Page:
Way back in 1996, on the 100th anniversary of The New York Times Magazine, The Times had a clever idea: They asked a number of people to write essays pretending to look backward a century from the perspective of 2096.
Sadly, most of the writers were too uptight and dignified to comply; they wrote blah-blah-the-decades-to-come stuff. But I threw myself into the assignment with a little piece titled “White Collars Turn Blue.” As the title suggested, one theme of the essay was a pushback against the notion that advancing technology would result in an ever-growing demand for highly educated workers.
I argued that computers would take over many of the cognitive tasks that we find difficult, but that human beings would continue to be wanted for jobs that require common sense, including many forms of manual labor. Or as one friend described it at the time, my thesis was that we’ll always need maids and gardeners.
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And it’s happening.
I missed a 2013 paper by the economists Paul Beaudry, David A. Green and Benjamin M. Sand when it was first circulated, but it’s exactly right on this issue: “[W]e argue that in about the year 2000, the demand for skill (or, more specifically, for cognitive tasks often associated with high educational skill) underwent a reversal,” the authors write.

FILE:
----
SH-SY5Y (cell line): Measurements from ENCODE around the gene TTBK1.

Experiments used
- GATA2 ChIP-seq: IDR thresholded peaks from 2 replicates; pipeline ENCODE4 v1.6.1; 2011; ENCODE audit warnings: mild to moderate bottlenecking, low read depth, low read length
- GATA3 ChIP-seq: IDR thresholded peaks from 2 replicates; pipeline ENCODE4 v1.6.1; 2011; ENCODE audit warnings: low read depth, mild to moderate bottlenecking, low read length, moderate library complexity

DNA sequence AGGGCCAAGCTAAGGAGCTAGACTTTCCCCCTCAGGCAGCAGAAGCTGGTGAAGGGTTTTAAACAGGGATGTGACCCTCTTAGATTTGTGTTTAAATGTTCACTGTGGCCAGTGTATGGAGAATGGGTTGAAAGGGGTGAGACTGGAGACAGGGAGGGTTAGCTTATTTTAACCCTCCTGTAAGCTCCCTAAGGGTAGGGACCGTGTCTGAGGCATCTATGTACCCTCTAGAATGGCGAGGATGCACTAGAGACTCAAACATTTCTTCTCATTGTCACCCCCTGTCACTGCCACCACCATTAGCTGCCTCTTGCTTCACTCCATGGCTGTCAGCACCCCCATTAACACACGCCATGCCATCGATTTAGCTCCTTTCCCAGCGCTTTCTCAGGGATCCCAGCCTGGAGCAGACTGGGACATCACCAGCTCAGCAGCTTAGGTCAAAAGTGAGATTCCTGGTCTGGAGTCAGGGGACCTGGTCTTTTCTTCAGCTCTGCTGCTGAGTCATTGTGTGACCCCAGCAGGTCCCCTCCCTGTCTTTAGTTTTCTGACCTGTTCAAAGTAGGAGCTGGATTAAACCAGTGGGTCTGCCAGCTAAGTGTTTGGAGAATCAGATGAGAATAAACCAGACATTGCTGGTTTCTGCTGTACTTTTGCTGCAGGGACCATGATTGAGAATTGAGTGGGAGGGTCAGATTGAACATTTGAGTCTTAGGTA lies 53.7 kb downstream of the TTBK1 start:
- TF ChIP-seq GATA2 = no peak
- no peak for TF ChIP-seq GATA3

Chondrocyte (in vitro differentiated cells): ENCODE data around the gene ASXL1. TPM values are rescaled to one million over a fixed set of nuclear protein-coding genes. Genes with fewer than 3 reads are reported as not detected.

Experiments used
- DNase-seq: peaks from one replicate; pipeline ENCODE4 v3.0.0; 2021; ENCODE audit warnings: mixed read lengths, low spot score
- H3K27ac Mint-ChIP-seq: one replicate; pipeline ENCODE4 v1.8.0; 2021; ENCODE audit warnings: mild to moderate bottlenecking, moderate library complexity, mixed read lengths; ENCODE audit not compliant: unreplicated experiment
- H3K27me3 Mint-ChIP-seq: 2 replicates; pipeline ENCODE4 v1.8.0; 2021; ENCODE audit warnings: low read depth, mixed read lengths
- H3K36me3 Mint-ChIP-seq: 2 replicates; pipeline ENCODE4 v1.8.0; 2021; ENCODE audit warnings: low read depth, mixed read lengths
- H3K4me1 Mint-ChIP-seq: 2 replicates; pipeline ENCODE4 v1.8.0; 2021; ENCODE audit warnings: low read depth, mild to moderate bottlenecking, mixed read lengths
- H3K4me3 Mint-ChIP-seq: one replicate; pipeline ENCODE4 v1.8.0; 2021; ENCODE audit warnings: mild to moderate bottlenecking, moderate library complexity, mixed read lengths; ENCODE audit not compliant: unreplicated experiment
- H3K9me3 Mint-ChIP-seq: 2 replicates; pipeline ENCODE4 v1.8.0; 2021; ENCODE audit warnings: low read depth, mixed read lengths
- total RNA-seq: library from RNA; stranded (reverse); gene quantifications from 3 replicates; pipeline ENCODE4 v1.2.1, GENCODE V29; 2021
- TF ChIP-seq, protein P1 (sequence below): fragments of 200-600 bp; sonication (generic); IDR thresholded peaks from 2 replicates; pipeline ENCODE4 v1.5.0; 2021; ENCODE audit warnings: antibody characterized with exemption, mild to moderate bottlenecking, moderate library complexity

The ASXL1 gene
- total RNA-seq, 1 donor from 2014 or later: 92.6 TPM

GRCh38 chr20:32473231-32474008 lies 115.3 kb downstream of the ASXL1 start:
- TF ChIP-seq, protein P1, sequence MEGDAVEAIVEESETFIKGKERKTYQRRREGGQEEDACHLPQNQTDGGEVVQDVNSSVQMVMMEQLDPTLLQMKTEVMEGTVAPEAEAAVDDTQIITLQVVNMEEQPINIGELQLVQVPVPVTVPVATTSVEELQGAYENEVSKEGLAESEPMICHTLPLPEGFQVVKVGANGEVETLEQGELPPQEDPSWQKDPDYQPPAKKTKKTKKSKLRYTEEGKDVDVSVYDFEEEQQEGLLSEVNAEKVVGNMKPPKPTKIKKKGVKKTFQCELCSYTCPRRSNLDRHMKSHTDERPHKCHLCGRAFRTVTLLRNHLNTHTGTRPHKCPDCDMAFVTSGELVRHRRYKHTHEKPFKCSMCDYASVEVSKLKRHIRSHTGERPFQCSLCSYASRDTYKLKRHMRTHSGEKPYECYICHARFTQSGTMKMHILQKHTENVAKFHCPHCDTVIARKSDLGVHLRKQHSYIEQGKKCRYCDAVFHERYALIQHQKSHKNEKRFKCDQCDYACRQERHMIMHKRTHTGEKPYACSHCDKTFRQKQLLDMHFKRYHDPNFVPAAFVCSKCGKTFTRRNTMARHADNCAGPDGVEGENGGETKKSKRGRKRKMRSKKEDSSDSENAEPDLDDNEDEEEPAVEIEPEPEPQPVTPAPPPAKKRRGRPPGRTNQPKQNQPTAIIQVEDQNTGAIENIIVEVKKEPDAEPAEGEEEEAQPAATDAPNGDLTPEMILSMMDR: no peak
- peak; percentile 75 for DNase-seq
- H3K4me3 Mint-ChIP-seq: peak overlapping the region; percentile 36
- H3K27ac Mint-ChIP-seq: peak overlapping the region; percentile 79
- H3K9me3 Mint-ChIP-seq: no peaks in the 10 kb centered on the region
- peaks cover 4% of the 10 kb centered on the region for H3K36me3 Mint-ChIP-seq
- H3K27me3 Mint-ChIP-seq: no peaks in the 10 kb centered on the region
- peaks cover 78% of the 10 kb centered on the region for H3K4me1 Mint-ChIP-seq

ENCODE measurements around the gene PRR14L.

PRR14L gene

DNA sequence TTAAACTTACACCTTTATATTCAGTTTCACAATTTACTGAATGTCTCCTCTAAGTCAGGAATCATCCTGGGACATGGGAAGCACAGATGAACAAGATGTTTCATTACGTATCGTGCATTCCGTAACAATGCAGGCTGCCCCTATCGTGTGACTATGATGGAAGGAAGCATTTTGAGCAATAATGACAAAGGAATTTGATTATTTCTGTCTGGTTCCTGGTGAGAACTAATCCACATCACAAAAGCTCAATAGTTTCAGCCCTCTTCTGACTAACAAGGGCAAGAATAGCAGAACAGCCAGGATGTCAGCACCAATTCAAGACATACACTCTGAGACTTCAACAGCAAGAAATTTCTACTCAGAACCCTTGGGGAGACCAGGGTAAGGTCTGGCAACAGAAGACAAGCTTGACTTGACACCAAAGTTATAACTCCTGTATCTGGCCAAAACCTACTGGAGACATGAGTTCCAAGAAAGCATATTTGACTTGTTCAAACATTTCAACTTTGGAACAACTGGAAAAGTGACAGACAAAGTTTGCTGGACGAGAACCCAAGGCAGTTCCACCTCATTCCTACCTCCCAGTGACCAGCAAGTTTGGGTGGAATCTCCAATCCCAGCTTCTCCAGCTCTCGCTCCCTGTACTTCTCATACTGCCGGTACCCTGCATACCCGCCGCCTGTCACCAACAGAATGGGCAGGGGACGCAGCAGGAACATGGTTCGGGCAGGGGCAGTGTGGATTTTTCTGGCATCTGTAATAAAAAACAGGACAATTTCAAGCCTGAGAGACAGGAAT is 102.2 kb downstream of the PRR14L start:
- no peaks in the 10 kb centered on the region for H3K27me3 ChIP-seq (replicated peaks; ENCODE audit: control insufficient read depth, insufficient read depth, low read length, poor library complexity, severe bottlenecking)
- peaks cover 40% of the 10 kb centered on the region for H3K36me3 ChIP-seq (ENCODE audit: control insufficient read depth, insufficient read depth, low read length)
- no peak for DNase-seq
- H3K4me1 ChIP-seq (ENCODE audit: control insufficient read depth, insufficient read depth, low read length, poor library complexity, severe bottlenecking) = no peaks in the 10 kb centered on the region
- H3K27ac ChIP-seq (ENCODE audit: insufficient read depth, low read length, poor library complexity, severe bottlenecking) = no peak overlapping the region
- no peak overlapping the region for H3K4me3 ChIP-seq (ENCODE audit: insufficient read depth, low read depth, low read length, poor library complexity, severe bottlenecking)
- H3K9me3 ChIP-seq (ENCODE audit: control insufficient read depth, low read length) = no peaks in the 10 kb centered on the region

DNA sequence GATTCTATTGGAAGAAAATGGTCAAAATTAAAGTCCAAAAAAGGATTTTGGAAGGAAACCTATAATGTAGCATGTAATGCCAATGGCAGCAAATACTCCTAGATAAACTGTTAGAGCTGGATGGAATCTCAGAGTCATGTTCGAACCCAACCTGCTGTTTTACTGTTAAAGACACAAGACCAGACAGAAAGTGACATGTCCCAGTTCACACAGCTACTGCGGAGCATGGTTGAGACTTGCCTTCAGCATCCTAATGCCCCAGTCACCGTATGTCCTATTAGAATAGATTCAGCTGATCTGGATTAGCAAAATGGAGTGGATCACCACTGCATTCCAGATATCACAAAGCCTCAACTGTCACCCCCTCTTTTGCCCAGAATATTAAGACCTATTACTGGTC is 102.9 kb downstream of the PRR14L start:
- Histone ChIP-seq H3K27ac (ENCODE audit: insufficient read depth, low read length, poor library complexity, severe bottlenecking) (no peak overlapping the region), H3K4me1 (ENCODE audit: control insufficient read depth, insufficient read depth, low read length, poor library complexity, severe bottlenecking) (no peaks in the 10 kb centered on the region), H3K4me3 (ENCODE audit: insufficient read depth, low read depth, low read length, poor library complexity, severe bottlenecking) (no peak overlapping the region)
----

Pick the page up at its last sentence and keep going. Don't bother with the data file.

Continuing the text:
“Many researchers have documented a strong, ongoing increase in the demand for skills in the decades leading up to 2000. In this paper, we document a decline in that demand in the years since 2000, even as the supply of high education workers continues to grow. We go on to show that, in response to this demand reversal, high-skilled workers have moved down the occupational ladder and have begun to perform jobs traditionally performed by lower-skilled workers.”
An obvious implication of these findings is that the belief that income inequality is all about, and can be fixed by, education is even more wrong than you thought.